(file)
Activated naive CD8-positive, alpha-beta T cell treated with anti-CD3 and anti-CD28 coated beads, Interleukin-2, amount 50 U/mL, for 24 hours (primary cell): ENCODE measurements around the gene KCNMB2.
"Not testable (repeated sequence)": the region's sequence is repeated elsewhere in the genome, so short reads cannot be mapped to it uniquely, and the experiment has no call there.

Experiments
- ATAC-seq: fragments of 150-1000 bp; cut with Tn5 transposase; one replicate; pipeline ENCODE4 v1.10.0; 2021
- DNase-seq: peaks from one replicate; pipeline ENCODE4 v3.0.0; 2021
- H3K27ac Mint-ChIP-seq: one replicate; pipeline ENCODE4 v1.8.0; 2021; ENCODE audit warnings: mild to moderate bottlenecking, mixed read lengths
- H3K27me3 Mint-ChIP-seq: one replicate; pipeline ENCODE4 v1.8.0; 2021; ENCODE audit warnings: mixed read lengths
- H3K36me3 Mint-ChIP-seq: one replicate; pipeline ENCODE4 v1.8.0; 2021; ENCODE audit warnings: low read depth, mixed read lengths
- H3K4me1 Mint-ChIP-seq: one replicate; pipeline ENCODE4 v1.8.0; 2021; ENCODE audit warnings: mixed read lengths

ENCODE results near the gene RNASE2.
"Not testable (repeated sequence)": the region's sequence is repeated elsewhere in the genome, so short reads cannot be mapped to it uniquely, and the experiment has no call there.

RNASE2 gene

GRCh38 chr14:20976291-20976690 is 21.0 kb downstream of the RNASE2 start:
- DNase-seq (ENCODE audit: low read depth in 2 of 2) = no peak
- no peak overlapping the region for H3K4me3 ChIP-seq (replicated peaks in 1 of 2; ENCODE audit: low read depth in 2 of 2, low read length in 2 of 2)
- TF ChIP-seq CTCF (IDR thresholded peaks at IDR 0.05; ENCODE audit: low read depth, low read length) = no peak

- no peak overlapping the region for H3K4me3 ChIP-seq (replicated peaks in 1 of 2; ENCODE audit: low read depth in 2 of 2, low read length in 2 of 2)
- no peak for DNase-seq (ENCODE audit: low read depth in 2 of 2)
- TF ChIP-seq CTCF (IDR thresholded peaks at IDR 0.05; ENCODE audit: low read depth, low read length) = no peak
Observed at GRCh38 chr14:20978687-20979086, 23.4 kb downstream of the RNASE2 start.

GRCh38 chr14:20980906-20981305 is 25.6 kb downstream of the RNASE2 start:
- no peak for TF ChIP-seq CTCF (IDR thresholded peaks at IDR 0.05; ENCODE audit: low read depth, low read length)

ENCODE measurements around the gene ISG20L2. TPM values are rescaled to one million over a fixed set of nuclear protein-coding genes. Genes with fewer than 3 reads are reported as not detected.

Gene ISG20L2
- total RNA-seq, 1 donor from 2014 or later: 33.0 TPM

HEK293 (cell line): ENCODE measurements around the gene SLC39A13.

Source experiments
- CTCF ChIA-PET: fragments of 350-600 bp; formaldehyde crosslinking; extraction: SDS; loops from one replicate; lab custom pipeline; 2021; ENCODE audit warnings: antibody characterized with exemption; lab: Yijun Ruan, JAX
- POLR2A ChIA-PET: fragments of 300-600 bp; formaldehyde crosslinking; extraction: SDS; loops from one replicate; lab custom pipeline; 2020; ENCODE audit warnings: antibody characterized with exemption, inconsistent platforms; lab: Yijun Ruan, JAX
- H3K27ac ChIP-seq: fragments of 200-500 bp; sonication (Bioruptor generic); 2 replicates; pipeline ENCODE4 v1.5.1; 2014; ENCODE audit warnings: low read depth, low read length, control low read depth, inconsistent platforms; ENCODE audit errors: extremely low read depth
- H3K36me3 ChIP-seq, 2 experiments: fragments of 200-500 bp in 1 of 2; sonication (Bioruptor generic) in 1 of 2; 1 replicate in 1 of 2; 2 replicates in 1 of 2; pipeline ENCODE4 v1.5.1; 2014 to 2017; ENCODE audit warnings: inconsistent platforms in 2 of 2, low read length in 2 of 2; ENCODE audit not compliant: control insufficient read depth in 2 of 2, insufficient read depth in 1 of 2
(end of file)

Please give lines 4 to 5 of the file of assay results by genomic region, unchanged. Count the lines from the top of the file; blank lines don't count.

- ATAC-seq: fragments of 150-1000 bp; cut with Tn5 transposase; one replicate; pipeline ENCODE4 v1.10.0; 2021
- DNase-seq: peaks from one replicate; pipeline ENCODE4 v3.0.0; 2021